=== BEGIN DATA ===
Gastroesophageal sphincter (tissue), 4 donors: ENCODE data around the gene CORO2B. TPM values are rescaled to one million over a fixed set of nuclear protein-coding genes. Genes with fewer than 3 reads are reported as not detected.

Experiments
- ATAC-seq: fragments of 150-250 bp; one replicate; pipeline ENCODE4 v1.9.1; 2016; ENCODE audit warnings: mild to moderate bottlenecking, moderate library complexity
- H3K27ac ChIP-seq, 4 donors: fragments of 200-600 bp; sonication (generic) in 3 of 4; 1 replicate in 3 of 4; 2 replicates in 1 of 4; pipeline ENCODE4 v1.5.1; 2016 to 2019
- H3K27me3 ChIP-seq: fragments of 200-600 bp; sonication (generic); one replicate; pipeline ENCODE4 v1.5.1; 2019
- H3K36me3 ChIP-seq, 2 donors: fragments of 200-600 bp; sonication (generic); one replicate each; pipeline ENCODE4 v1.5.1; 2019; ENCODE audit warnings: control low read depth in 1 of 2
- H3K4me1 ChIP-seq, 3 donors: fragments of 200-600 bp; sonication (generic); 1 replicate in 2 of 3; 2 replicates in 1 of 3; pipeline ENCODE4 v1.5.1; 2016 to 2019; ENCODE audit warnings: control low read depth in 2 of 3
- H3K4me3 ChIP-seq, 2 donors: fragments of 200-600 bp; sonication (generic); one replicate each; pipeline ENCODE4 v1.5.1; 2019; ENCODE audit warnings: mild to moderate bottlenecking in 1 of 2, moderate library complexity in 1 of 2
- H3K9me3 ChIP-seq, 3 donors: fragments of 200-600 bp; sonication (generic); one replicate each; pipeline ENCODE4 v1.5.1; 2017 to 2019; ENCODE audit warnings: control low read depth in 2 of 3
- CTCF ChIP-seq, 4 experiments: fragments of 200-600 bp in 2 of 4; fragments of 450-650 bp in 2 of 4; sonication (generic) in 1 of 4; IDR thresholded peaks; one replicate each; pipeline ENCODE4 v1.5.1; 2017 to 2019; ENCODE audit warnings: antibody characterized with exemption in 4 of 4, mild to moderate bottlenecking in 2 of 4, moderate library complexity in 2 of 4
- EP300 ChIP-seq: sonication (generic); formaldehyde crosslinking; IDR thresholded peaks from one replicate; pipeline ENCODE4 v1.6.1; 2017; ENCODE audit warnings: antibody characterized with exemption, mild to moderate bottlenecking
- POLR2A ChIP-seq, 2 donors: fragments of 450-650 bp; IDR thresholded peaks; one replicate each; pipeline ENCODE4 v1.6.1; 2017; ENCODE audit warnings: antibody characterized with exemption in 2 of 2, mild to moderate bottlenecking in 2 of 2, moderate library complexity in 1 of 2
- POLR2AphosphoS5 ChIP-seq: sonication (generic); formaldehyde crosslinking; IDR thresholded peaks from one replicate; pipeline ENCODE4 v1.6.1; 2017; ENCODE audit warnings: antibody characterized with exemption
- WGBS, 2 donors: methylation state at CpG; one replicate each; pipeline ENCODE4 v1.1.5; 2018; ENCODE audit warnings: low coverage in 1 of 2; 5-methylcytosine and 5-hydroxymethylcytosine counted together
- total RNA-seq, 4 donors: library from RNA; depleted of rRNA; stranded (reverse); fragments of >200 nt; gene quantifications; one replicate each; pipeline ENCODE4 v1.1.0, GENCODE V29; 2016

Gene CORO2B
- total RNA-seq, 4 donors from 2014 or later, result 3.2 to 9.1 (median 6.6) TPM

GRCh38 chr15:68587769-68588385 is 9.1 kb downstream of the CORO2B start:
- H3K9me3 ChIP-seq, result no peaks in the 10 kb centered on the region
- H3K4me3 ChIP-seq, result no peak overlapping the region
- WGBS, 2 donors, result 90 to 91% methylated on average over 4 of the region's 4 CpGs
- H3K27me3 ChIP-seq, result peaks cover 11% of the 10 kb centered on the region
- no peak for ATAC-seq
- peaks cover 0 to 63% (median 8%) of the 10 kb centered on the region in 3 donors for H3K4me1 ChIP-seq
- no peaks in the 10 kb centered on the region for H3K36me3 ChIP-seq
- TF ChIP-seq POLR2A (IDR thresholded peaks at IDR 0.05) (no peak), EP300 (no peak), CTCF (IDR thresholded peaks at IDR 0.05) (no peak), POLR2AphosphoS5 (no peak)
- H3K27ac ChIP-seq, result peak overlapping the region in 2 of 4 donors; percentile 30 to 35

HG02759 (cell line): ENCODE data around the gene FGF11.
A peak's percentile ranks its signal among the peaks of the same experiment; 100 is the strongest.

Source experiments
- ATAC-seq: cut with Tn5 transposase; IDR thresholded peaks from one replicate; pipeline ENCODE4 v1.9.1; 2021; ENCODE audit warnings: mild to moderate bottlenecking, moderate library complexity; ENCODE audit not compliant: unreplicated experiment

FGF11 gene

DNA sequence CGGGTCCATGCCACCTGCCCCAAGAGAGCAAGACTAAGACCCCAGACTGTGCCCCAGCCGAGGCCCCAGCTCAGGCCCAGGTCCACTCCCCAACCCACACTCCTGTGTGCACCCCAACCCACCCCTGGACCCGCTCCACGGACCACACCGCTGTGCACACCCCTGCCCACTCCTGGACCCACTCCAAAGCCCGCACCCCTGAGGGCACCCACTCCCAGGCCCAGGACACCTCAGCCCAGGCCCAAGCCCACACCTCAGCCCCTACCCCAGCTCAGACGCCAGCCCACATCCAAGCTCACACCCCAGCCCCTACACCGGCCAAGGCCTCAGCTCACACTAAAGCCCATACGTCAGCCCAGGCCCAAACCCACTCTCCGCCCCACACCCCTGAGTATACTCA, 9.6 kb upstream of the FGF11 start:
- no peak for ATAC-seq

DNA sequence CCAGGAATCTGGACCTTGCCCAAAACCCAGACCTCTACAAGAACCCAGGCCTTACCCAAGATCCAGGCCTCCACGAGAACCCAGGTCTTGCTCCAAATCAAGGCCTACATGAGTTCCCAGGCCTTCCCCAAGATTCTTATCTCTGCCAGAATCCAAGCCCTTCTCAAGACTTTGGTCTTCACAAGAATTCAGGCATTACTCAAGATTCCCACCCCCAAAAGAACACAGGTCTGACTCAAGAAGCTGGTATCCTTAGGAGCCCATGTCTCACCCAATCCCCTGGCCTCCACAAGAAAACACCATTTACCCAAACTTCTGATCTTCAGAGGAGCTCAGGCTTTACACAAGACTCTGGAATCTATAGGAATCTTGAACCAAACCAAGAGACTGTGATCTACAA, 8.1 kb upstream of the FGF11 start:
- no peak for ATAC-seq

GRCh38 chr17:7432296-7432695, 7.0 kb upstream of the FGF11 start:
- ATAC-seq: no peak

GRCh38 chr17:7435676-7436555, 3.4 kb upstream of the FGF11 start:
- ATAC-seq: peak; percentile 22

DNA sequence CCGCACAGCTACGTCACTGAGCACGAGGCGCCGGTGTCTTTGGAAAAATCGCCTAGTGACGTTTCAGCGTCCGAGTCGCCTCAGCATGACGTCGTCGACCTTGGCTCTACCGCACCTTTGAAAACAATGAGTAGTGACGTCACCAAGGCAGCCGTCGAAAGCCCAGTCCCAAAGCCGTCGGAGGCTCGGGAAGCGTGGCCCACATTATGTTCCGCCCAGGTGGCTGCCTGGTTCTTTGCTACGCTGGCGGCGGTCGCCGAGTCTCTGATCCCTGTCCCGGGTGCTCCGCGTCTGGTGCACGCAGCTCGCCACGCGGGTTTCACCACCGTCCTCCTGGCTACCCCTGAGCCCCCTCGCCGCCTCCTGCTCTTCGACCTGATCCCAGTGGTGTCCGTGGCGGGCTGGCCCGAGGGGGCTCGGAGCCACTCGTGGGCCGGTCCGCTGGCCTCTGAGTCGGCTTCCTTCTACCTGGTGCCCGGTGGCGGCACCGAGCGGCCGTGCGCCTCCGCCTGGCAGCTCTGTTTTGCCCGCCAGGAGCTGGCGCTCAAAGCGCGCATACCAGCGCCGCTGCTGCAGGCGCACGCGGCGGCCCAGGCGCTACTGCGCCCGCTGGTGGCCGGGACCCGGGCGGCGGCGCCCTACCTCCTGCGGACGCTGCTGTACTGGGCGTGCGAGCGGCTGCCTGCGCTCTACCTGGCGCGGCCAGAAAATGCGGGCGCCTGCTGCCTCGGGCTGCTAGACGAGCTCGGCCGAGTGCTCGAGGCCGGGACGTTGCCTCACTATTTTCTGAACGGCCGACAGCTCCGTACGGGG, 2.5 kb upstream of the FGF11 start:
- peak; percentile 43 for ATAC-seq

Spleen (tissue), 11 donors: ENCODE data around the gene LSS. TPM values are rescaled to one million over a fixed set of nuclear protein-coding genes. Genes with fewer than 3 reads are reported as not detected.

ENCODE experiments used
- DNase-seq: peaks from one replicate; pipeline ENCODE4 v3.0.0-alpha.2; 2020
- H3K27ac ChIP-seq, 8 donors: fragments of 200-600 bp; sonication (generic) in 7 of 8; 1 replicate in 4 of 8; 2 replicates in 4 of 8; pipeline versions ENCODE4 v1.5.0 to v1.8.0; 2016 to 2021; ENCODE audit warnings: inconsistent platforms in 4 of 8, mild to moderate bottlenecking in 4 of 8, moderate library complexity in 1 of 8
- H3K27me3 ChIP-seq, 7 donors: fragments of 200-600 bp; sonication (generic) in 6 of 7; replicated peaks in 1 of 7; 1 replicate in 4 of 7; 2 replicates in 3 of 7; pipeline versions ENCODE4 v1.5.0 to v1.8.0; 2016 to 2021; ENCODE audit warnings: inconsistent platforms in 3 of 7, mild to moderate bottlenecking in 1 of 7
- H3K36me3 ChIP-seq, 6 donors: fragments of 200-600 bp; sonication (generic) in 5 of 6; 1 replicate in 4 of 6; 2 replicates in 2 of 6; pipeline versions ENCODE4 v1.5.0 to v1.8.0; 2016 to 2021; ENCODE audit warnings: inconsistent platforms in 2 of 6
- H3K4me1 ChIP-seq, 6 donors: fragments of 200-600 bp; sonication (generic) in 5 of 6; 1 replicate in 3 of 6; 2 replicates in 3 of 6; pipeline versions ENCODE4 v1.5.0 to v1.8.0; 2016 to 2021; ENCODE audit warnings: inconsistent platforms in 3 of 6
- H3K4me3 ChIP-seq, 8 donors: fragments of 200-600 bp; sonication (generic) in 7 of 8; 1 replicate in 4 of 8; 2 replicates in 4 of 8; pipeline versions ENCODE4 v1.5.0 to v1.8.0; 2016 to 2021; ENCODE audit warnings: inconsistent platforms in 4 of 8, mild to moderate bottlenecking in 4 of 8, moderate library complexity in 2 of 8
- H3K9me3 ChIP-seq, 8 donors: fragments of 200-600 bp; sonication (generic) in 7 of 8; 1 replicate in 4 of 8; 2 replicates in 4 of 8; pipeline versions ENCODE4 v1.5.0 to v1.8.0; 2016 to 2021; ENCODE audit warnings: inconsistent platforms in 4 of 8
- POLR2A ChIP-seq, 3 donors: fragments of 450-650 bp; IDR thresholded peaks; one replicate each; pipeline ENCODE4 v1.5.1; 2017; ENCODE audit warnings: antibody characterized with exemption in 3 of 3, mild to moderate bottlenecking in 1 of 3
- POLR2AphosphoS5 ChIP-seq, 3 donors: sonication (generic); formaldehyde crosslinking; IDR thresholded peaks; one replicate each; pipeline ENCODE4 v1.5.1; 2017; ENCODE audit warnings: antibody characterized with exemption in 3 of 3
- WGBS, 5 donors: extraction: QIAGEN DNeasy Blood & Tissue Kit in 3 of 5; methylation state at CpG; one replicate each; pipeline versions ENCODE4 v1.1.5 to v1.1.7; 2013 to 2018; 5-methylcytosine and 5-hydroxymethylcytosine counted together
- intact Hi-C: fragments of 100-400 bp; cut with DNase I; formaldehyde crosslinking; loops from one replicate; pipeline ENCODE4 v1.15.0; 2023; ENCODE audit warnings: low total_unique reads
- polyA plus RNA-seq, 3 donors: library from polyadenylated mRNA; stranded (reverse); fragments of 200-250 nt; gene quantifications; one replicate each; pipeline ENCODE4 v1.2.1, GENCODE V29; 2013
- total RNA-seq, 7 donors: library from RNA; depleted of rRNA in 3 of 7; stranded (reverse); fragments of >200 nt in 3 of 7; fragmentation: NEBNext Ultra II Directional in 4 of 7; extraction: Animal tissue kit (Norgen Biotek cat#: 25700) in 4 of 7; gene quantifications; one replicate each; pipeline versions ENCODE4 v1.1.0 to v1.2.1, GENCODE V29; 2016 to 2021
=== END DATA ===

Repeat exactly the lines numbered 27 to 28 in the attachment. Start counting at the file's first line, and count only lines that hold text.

- H3K27ac ChIP-seq, result peak overlapping the region in 2 of 4 donors; percentile 30 to 35

HG02759 (cell line): ENCODE data around the gene FGF11.